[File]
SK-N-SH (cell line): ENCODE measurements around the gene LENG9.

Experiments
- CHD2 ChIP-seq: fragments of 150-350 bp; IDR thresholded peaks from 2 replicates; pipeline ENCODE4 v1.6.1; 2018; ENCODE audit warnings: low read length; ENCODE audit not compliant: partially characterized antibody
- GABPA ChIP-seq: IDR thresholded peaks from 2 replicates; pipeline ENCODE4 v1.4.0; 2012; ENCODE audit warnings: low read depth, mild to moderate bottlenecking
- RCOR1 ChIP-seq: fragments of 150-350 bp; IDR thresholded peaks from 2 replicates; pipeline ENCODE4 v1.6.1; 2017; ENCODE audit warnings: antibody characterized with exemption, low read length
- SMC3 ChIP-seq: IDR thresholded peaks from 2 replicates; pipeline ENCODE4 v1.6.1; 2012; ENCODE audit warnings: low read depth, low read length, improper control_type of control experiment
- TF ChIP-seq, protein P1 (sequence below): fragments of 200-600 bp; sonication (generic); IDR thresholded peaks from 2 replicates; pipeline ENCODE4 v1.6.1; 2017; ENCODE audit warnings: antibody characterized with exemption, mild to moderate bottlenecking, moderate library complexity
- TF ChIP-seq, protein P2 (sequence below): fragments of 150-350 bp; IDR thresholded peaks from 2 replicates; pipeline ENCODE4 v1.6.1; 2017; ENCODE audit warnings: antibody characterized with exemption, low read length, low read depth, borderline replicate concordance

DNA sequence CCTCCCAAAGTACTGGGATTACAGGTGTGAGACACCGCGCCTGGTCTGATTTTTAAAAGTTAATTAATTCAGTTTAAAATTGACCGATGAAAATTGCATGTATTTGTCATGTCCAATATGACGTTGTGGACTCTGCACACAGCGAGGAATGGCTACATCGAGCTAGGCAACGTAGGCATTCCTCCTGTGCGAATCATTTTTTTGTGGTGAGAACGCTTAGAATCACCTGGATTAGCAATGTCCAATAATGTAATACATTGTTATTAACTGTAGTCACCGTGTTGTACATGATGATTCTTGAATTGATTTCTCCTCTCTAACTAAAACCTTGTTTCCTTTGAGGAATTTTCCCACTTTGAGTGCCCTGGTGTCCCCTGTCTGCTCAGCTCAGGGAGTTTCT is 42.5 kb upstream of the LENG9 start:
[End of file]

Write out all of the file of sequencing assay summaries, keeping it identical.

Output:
SK-N-SH (cell line): ENCODE measurements around the gene LENG9.

Experiments
- CHD2 ChIP-seq: fragments of 150-350 bp; IDR thresholded peaks from 2 replicates; pipeline ENCODE4 v1.6.1; 2018; ENCODE audit warnings: low read length; ENCODE audit not compliant: partially characterized antibody
- GABPA ChIP-seq: IDR thresholded peaks from 2 replicates; pipeline ENCODE4 v1.4.0; 2012; ENCODE audit warnings: low read depth, mild to moderate bottlenecking
- RCOR1 ChIP-seq: fragments of 150-350 bp; IDR thresholded peaks from 2 replicates; pipeline ENCODE4 v1.6.1; 2017; ENCODE audit warnings: antibody characterized with exemption, low read length
- SMC3 ChIP-seq: IDR thresholded peaks from 2 replicates; pipeline ENCODE4 v1.6.1; 2012; ENCODE audit warnings: low read depth, low read length, improper control_type of control experiment
- TF ChIP-seq, protein P1 (sequence below): fragments of 200-600 bp; sonication (generic); IDR thresholded peaks from 2 replicates; pipeline ENCODE4 v1.6.1; 2017; ENCODE audit warnings: antibody characterized with exemption, mild to moderate bottlenecking, moderate library complexity
- TF ChIP-seq, protein P2 (sequence below): fragments of 150-350 bp; IDR thresholded peaks from 2 replicates; pipeline ENCODE4 v1.6.1; 2017; ENCODE audit warnings: antibody characterized with exemption, low read length, low read depth, borderline replicate concordance

DNA sequence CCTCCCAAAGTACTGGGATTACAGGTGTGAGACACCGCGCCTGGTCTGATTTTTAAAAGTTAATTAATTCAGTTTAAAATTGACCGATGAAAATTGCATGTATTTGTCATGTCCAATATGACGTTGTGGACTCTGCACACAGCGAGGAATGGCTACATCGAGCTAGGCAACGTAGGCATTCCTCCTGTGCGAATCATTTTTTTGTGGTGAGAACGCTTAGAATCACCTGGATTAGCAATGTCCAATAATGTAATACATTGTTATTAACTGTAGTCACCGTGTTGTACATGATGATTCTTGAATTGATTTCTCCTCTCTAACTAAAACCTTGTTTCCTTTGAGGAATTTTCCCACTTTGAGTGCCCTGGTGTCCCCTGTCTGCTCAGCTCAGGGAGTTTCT is 42.5 kb upstream of the LENG9 start: